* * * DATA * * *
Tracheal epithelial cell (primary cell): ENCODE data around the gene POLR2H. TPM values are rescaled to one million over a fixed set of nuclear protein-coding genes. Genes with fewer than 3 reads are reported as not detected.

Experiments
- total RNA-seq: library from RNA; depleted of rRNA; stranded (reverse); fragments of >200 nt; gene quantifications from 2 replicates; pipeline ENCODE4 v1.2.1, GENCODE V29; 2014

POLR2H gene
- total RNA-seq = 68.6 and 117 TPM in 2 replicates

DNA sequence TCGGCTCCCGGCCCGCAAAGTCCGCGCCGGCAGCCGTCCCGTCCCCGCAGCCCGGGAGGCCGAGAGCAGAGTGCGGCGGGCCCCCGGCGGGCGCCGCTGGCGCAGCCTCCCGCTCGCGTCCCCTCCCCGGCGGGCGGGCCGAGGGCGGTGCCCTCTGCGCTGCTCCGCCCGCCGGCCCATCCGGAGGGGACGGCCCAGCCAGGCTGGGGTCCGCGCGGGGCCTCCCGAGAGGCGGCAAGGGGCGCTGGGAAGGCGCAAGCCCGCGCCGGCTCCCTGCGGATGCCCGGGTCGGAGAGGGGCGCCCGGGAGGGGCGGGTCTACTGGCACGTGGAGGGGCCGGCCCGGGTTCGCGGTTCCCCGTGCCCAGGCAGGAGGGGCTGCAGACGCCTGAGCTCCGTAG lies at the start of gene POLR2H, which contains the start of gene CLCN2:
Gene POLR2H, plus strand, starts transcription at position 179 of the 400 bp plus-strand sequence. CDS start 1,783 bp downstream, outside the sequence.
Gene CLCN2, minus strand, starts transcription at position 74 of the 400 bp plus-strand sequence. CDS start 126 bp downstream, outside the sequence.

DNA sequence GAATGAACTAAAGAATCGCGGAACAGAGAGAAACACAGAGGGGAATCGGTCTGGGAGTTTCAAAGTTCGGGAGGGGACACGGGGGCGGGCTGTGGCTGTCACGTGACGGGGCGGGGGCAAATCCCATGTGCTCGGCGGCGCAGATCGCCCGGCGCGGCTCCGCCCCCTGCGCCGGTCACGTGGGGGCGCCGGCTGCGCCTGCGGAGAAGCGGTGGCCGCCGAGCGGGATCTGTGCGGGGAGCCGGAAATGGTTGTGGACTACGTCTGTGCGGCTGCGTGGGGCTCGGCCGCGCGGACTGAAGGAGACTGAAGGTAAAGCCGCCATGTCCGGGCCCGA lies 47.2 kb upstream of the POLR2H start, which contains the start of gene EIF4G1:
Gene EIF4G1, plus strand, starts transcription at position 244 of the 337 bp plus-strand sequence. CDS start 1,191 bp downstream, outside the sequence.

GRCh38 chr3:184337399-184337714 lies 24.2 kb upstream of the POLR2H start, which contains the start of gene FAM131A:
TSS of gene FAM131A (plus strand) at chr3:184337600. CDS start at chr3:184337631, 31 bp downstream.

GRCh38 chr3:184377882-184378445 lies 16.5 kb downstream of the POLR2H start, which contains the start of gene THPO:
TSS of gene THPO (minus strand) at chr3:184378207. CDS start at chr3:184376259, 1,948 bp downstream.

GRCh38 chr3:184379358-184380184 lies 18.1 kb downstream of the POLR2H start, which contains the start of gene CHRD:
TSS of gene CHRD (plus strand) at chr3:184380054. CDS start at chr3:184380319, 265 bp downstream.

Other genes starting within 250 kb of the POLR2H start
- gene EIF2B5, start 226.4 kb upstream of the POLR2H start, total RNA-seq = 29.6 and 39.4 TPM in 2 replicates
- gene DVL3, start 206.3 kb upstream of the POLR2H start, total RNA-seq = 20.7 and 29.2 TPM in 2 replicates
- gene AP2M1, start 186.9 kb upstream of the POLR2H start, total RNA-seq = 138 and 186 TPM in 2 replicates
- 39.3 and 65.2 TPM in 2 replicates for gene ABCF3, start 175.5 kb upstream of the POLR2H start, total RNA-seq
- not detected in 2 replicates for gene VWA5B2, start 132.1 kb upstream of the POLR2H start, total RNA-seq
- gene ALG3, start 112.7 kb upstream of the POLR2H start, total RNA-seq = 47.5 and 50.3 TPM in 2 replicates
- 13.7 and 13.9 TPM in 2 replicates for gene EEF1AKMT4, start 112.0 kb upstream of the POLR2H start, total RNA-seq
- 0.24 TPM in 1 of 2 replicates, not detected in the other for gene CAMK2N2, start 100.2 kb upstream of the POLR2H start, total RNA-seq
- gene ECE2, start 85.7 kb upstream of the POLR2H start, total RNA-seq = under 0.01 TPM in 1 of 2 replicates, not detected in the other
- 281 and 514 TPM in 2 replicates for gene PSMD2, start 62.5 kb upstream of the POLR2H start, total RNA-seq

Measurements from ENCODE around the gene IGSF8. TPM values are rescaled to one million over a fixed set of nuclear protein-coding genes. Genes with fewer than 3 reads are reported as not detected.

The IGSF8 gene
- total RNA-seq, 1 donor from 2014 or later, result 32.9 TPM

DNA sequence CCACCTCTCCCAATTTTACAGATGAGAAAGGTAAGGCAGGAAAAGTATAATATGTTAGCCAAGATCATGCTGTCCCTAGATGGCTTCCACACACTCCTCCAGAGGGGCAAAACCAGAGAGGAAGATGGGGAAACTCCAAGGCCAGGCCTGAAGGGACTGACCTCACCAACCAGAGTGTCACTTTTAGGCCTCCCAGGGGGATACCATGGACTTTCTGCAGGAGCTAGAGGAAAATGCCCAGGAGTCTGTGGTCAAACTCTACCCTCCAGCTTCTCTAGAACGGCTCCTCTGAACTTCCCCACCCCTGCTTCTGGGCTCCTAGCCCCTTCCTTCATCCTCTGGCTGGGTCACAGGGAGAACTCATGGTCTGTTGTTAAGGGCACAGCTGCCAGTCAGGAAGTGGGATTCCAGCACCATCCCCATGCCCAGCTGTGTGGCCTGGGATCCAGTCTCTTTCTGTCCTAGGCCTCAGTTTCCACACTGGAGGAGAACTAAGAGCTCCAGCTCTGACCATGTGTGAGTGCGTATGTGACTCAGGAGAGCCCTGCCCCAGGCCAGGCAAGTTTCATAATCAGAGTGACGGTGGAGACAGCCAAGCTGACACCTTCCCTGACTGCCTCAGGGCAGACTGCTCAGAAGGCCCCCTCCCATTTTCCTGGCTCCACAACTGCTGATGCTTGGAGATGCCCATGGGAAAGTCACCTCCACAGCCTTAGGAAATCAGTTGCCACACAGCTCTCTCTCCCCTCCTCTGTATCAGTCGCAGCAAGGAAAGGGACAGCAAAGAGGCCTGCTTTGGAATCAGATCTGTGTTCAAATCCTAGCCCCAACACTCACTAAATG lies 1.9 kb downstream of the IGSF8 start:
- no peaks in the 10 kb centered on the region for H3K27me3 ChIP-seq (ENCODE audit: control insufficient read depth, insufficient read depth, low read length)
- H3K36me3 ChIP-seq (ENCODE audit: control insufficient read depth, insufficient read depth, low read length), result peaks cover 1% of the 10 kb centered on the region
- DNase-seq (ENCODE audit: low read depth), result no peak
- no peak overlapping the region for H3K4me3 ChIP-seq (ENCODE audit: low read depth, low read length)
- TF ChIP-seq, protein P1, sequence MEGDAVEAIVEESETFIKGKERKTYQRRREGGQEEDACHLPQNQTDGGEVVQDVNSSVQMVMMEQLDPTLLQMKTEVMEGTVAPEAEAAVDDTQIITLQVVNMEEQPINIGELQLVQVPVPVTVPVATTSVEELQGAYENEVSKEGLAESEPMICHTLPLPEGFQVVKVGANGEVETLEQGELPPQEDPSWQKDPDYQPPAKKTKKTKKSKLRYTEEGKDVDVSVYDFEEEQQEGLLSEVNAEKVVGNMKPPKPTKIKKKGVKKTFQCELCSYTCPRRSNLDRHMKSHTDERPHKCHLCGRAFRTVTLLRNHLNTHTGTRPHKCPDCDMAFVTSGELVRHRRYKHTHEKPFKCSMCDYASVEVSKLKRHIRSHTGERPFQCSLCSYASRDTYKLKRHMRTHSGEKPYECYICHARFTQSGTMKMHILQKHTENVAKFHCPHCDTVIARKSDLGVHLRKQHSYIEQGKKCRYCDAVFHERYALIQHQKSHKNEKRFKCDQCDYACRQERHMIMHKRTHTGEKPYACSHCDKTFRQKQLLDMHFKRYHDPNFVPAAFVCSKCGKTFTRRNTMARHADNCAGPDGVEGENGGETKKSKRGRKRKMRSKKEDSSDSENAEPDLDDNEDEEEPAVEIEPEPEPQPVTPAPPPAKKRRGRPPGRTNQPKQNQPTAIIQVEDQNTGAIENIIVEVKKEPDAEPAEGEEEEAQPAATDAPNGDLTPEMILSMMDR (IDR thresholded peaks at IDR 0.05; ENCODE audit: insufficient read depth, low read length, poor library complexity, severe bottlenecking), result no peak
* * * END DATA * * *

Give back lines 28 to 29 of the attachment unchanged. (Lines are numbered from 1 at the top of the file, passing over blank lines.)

Measurements from ENCODE around the gene IGSF8. TPM values are rescaled to one million over a fixed set of nuclear protein-coding genes. Genes with fewer than 3 reads are reported as not detected.

The IGSF8 gene